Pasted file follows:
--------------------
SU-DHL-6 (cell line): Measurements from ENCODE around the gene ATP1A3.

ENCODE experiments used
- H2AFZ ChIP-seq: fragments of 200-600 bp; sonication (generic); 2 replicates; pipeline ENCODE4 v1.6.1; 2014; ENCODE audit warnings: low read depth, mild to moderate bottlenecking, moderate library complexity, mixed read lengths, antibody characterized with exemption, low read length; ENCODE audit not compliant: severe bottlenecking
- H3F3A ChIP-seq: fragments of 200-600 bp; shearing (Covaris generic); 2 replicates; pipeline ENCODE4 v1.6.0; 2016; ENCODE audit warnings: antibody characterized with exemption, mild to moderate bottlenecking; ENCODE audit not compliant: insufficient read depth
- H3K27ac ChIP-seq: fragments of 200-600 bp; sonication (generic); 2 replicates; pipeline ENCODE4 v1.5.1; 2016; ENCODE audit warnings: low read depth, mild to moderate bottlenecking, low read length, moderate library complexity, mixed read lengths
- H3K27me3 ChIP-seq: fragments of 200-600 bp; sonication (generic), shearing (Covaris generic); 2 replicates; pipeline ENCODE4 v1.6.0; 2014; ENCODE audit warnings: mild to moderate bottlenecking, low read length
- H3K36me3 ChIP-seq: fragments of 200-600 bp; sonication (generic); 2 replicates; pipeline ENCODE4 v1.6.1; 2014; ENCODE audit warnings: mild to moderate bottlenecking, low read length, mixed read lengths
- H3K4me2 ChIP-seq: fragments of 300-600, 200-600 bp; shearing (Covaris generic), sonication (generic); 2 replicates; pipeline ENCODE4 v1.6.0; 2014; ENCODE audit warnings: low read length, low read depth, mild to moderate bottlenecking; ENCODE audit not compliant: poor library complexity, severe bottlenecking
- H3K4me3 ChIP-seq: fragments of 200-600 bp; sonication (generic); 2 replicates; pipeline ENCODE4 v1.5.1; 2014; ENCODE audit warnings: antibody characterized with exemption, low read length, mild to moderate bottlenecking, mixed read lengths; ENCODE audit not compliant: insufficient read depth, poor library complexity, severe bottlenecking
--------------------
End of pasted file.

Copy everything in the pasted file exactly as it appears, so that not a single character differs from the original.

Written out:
SU-DHL-6 (cell line): Measurements from ENCODE around the gene ATP1A3.

ENCODE experiments used
- H2AFZ ChIP-seq: fragments of 200-600 bp; sonication (generic); 2 replicates; pipeline ENCODE4 v1.6.1; 2014; ENCODE audit warnings: low read depth, mild to moderate bottlenecking, moderate library complexity, mixed read lengths, antibody characterized with exemption, low read length; ENCODE audit not compliant: severe bottlenecking
- H3F3A ChIP-seq: fragments of 200-600 bp; shearing (Covaris generic); 2 replicates; pipeline ENCODE4 v1.6.0; 2016; ENCODE audit warnings: antibody characterized with exemption, mild to moderate bottlenecking; ENCODE audit not compliant: insufficient read depth
- H3K27ac ChIP-seq: fragments of 200-600 bp; sonication (generic); 2 replicates; pipeline ENCODE4 v1.5.1; 2016; ENCODE audit warnings: low read depth, mild to moderate bottlenecking, low read length, moderate library complexity, mixed read lengths
- H3K27me3 ChIP-seq: fragments of 200-600 bp; sonication (generic), shearing (Covaris generic); 2 replicates; pipeline ENCODE4 v1.6.0; 2014; ENCODE audit warnings: mild to moderate bottlenecking, low read length
- H3K36me3 ChIP-seq: fragments of 200-600 bp; sonication (generic); 2 replicates; pipeline ENCODE4 v1.6.1; 2014; ENCODE audit warnings: mild to moderate bottlenecking, low read length, mixed read lengths
- H3K4me2 ChIP-seq: fragments of 300-600, 200-600 bp; shearing (Covaris generic), sonication (generic); 2 replicates; pipeline ENCODE4 v1.6.0; 2014; ENCODE audit warnings: low read length, low read depth, mild to moderate bottlenecking; ENCODE audit not compliant: poor library complexity, severe bottlenecking
- H3K4me3 ChIP-seq: fragments of 200-600 bp; sonication (generic); 2 replicates; pipeline ENCODE4 v1.5.1; 2014; ENCODE audit warnings: antibody characterized with exemption, low read length, mild to moderate bottlenecking, mixed read lengths; ENCODE audit not compliant: insufficient read depth, poor library complexity, severe bottlenecking